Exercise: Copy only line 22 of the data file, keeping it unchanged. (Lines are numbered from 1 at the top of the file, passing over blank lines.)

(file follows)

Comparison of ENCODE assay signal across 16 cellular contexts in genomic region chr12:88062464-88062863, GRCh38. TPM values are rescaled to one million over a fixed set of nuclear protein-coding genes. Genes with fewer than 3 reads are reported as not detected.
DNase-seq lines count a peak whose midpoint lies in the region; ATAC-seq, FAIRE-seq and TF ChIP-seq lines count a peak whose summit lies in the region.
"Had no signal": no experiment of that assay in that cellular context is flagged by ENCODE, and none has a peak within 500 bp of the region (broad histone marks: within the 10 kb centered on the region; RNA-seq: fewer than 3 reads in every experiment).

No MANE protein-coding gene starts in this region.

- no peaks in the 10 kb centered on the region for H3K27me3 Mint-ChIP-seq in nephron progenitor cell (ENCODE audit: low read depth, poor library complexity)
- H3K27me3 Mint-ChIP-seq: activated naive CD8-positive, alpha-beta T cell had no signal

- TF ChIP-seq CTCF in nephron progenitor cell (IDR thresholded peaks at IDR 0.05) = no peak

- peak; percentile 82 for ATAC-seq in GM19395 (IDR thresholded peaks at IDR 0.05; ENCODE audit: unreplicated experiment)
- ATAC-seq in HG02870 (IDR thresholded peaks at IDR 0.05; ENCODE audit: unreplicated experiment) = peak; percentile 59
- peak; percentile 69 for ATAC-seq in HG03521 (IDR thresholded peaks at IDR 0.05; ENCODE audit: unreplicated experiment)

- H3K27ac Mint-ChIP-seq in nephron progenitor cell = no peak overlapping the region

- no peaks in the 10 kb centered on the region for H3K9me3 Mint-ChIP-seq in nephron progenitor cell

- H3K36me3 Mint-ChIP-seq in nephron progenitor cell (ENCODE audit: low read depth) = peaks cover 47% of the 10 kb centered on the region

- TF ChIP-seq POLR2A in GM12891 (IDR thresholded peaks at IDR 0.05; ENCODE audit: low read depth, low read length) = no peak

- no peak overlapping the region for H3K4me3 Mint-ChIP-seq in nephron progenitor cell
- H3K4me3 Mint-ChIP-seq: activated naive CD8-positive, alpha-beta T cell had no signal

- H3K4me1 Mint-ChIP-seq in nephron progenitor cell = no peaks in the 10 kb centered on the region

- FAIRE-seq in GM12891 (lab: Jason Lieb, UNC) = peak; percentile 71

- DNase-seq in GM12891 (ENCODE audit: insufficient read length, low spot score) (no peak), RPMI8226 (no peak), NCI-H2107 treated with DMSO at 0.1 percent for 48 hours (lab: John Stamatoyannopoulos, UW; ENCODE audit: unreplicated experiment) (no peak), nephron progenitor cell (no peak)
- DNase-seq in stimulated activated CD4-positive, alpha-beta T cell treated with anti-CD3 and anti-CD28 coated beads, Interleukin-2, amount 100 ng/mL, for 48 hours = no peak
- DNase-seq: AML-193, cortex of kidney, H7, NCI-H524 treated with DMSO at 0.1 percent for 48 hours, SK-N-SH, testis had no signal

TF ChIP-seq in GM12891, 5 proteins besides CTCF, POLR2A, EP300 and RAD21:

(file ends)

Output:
TF ChIP-seq in GM12891, 5 proteins besides CTCF, POLR2A, EP300 and RAD21: